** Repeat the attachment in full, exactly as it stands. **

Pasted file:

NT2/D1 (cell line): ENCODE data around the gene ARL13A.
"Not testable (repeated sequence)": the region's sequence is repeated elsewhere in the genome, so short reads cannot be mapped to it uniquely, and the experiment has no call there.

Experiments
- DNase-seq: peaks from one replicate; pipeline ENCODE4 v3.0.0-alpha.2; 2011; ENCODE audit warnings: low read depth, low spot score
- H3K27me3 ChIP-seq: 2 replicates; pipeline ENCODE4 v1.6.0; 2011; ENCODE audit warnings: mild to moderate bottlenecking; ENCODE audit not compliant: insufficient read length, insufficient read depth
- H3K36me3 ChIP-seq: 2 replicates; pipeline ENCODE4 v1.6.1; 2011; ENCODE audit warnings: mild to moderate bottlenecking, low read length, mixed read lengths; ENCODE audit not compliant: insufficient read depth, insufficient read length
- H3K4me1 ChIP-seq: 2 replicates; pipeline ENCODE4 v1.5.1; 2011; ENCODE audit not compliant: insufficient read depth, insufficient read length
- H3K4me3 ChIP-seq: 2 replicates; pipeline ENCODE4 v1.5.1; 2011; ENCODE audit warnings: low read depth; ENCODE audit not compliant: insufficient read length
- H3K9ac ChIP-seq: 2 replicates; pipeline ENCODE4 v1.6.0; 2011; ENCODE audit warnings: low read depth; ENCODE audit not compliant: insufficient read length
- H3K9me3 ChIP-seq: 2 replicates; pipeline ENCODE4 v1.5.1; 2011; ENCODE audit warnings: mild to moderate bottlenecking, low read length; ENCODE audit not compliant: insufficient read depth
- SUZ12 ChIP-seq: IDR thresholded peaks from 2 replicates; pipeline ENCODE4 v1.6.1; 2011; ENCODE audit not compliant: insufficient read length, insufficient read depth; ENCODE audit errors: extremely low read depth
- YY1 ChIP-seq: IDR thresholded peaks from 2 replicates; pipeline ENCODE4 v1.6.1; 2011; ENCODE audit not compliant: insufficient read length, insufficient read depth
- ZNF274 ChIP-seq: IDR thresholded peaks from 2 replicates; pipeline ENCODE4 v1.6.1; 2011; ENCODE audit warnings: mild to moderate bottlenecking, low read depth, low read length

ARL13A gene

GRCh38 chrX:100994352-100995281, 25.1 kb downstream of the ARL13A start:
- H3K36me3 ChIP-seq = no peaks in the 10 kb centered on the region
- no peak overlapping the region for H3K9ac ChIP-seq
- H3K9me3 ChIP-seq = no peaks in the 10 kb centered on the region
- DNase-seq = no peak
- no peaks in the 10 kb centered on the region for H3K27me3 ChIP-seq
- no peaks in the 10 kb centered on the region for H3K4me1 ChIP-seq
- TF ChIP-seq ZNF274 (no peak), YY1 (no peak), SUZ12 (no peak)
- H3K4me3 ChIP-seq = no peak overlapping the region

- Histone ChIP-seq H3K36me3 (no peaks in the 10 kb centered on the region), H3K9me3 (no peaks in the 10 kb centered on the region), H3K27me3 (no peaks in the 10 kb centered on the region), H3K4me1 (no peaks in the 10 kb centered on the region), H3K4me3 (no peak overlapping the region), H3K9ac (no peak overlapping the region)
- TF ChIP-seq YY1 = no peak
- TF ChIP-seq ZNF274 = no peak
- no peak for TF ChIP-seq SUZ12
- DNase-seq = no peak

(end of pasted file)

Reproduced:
NT2/D1 (cell line): ENCODE data around the gene ARL13A.
"Not testable (repeated sequence)": the region's sequence is repeated elsewhere in the genome, so short reads cannot be mapped to it uniquely, and the experiment has no call there.

Experiments
- DNase-seq: peaks from one replicate; pipeline ENCODE4 v3.0.0-alpha.2; 2011; ENCODE audit warnings: low read depth, low spot score
- H3K27me3 ChIP-seq: 2 replicates; pipeline ENCODE4 v1.6.0; 2011; ENCODE audit warnings: mild to moderate bottlenecking; ENCODE audit not compliant: insufficient read length, insufficient read depth
- H3K36me3 ChIP-seq: 2 replicates; pipeline ENCODE4 v1.6.1; 2011; ENCODE audit warnings: mild to moderate bottlenecking, low read length, mixed read lengths; ENCODE audit not compliant: insufficient read depth, insufficient read length
- H3K4me1 ChIP-seq: 2 replicates; pipeline ENCODE4 v1.5.1; 2011; ENCODE audit not compliant: insufficient read depth, insufficient read length
- H3K4me3 ChIP-seq: 2 replicates; pipeline ENCODE4 v1.5.1; 2011; ENCODE audit warnings: low read depth; ENCODE audit not compliant: insufficient read length
- H3K9ac ChIP-seq: 2 replicates; pipeline ENCODE4 v1.6.0; 2011; ENCODE audit warnings: low read depth; ENCODE audit not compliant: insufficient read length
- H3K9me3 ChIP-seq: 2 replicates; pipeline ENCODE4 v1.5.1; 2011; ENCODE audit warnings: mild to moderate bottlenecking, low read length; ENCODE audit not compliant: insufficient read depth
- SUZ12 ChIP-seq: IDR thresholded peaks from 2 replicates; pipeline ENCODE4 v1.6.1; 2011; ENCODE audit not compliant: insufficient read length, insufficient read depth; ENCODE audit errors: extremely low read depth
- YY1 ChIP-seq: IDR thresholded peaks from 2 replicates; pipeline ENCODE4 v1.6.1; 2011; ENCODE audit not compliant: insufficient read length, insufficient read depth
- ZNF274 ChIP-seq: IDR thresholded peaks from 2 replicates; pipeline ENCODE4 v1.6.1; 2011; ENCODE audit warnings: mild to moderate bottlenecking, low read depth, low read length

ARL13A gene

GRCh38 chrX:100994352-100995281, 25.1 kb downstream of the ARL13A start:
- H3K36me3 ChIP-seq = no peaks in the 10 kb centered on the region
- no peak overlapping the region for H3K9ac ChIP-seq
- H3K9me3 ChIP-seq = no peaks in the 10 kb centered on the region
- DNase-seq = no peak
- no peaks in the 10 kb centered on the region for H3K27me3 ChIP-seq
- no peaks in the 10 kb centered on the region for H3K4me1 ChIP-seq
- TF ChIP-seq ZNF274 (no peak), YY1 (no peak), SUZ12 (no peak)
- H3K4me3 ChIP-seq = no peak overlapping the region

- Histone ChIP-seq H3K36me3 (no peaks in the 10 kb centered on the region), H3K9me3 (no peaks in the 10 kb centered on the region), H3K27me3 (no peaks in the 10 kb centered on the region), H3K4me1 (no peaks in the 10 kb centered on the region), H3K4me3 (no peak overlapping the region), H3K9ac (no peak overlapping the region)
- TF ChIP-seq YY1 = no peak
- TF ChIP-seq ZNF274 = no peak
- no peak for TF ChIP-seq SUZ12
- DNase-seq = no peak